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New research explores durability of 2D semiconductors


Texas A&M team show that that 2D hybrid organic-inorganic perovskites can survive over one billion cycles

New research has unveiled the fatigue resistance of 2D hybrid organic-inorganic perovskites (HOIPs) semiconductors .

Led by Qing Tu, professor in the Department of Materials Science and Engineering at Texas A&M University, this is the first study of fatigue behaviour of HOIPs in practical applications. The researchers published their findings in Advanced Sciences.

This new generation of semiconductors holds great potential in nearly the whole spectra of semiconductor applications, including photovoltaics, light-emitting diodes and photosensors, among others. The application of repeated or fluctuating stresses below the material’s strength, known as fatigue loading, often leads to failure in 2D hybrid materials. However, the fatigue properties of these materials have remained elusive despite their widespread use in various applications.

The research group demonstrated how fatigue loading conditions, wearing different components, would affect the lifetime and failure behaviour of the new materials. Their results provide insights into designing and engineering 2D HOIPs and other hybrid organic-inorganic materials for long-term mechanical durability.

Researchers discovered that 2D HOIPs can survive over one billion cycles, much longer than engineering practical application needs (typically on the order of 105 to 106 cycles), which outperforms most polymers under similar loading conditions and suggests that 2D HOIPs are fatigue robust. Tu said further examining the failure morphology of the materials reveals both brittle (similar to other 3D oxide perovskites owing to the ionic bonding in the crystals) and ductile (similar to organic materials like polymer) behaviors depending on the loading conditions.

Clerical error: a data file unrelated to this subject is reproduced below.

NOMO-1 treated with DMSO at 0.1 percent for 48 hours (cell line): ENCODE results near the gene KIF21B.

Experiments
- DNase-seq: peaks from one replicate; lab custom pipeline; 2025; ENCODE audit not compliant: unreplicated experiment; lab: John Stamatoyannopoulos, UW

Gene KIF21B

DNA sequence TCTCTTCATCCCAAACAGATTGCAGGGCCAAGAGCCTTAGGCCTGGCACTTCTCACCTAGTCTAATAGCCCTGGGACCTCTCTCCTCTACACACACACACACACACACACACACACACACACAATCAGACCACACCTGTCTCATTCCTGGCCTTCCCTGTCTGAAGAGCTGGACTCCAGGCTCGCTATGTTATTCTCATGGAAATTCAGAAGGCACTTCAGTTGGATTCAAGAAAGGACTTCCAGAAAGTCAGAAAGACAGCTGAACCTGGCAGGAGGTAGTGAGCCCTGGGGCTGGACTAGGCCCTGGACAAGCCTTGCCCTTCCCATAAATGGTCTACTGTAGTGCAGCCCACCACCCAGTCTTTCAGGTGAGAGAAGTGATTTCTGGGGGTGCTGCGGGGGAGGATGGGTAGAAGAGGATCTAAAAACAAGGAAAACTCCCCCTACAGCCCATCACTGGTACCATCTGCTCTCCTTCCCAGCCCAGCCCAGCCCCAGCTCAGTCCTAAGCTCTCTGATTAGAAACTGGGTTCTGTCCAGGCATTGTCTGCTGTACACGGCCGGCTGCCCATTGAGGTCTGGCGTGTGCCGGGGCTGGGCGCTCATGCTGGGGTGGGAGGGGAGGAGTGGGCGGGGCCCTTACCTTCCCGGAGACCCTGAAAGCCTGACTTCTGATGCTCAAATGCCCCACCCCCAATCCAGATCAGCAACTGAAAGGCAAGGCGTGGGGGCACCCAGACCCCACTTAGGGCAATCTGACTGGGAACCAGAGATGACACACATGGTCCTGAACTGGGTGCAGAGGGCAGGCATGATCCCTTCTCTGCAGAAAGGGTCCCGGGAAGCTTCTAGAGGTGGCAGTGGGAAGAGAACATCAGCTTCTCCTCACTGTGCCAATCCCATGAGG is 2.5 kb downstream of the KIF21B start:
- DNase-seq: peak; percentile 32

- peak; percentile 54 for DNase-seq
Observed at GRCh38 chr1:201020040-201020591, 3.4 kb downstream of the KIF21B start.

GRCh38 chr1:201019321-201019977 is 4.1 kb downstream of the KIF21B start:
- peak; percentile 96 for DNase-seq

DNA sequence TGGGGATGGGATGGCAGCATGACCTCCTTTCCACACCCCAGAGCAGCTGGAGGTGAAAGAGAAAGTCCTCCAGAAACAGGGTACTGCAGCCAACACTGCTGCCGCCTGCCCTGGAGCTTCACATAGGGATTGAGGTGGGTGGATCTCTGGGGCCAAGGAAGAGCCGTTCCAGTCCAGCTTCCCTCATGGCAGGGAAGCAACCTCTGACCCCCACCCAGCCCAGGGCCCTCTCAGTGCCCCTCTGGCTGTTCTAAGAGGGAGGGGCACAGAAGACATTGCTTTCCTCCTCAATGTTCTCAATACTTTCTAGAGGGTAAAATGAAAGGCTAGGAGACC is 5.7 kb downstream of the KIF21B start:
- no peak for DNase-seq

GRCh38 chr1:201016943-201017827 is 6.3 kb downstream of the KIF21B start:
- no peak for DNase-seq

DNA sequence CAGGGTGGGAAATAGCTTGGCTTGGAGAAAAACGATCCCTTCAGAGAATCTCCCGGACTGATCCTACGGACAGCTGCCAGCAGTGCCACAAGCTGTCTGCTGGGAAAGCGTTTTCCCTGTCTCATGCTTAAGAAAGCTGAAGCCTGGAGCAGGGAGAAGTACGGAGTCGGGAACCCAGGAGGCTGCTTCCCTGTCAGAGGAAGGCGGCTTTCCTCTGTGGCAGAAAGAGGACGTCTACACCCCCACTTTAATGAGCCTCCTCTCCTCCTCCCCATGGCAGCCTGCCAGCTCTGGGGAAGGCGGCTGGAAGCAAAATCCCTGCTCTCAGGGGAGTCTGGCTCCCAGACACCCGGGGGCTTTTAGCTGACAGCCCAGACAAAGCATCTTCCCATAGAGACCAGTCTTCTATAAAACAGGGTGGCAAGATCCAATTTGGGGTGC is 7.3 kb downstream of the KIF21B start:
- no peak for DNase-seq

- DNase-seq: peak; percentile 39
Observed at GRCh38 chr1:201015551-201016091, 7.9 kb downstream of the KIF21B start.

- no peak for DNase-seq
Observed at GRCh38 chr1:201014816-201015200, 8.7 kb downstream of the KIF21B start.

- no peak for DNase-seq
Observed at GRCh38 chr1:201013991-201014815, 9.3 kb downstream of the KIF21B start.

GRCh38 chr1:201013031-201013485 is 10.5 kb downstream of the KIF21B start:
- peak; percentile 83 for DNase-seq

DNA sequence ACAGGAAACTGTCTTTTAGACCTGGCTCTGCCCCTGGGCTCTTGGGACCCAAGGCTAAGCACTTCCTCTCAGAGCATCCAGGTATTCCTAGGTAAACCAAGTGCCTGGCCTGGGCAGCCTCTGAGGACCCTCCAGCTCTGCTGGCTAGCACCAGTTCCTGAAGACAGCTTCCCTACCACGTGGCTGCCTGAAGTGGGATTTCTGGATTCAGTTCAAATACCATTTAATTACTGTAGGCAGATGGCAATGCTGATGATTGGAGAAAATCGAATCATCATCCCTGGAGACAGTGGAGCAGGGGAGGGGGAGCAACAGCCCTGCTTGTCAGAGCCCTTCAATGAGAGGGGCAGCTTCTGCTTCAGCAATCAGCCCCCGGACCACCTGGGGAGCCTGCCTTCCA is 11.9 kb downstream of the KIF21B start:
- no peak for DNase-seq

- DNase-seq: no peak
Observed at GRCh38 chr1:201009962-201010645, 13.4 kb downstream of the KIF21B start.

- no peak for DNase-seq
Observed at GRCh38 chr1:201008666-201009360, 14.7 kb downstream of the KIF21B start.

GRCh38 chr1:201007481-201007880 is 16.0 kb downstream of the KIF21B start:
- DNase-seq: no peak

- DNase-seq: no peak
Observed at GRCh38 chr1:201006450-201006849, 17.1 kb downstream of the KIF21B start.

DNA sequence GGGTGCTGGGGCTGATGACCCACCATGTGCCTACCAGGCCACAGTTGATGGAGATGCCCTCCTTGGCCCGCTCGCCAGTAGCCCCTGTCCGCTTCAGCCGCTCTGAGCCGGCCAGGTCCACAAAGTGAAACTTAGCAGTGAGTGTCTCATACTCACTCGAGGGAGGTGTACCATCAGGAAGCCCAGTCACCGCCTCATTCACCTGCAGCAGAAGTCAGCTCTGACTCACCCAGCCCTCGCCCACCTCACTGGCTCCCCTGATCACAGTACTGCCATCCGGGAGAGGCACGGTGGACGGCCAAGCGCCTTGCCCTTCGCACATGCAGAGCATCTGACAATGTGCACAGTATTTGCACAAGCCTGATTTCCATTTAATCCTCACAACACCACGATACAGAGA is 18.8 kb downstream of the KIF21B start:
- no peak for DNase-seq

The recurrent component of the loading conditions can significantly drive the creation and accumulation of defects in these materials, which ultimately leads to mechanical failure. The unexpected plastic deformation, suggested by the ductile behaviour, is likely to impede the mechanical failure and be the cause of the long fatigue lifetime. This special failure behaviour under cyclic stress is probably due to the hybrid organic-inorganic bonding nature, unlike most conventional materials, which typically exhibit pure inorganic or pure organic bonding.

The team also investigated how each component of the stress and the materials’ thickness affect fatigue behaviour.

“My group has been continuing working on understanding how the chemistry and environmental stressors, such as temperature, humidity and light illumination, affect the mechanical property for this new family of semiconductor material,” Tu said.

The work at Texas A&M is partially supported by the Haythornthwaite Research Initiation Award that Tu received in 2021 from the American Society of Mechanical Engineers – Applied Mechanics Division and by a recent grant from the National Science Foundation.


'Unveiling the Fatigue Behavior of 2D Hybrid Organic–Inorganic Perovskites: Insights for Long-Term Durability' by Doyun Kim et al ; Advanced Science (July 2023)

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